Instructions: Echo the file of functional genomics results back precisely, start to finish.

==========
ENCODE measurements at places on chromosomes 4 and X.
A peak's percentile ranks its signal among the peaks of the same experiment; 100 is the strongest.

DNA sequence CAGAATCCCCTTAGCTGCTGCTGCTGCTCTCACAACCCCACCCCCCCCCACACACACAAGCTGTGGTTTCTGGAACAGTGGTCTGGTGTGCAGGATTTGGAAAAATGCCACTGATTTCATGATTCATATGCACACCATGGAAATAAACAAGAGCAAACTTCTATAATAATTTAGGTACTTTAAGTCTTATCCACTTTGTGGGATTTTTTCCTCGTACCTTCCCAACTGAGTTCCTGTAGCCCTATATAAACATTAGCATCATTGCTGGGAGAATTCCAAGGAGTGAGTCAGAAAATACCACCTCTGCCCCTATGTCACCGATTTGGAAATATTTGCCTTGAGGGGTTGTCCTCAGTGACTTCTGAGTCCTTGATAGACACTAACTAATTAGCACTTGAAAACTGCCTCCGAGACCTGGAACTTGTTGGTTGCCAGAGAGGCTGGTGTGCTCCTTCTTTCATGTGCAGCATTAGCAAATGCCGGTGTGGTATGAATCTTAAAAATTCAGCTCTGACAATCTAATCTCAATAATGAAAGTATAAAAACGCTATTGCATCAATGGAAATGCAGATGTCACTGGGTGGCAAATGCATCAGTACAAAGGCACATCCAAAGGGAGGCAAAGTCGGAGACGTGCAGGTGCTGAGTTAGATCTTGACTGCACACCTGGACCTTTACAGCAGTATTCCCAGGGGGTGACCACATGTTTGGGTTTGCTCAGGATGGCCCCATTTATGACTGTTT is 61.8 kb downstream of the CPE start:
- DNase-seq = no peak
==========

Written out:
ENCODE measurements at places on chromosomes 4 and X.
A peak's percentile ranks its signal among the peaks of the same experiment; 100 is the strongest.

DNA sequence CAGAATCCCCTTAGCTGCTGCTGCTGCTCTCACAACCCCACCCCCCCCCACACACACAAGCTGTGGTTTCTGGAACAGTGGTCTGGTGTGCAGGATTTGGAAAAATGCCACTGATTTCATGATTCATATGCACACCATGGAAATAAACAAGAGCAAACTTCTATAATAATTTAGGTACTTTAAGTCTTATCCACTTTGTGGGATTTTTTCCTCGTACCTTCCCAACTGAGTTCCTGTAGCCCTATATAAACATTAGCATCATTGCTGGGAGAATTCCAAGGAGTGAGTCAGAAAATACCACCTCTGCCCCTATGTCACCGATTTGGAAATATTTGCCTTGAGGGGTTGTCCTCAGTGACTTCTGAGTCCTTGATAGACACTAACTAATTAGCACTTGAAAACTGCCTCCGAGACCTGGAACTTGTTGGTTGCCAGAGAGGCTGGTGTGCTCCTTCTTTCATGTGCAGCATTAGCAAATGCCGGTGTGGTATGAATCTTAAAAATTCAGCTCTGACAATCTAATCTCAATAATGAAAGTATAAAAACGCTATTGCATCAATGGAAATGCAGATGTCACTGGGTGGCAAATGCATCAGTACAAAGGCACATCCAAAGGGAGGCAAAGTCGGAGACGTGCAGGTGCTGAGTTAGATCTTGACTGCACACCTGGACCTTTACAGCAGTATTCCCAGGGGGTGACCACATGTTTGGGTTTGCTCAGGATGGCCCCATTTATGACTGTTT is 61.8 kb downstream of the CPE start:
- DNase-seq = no peak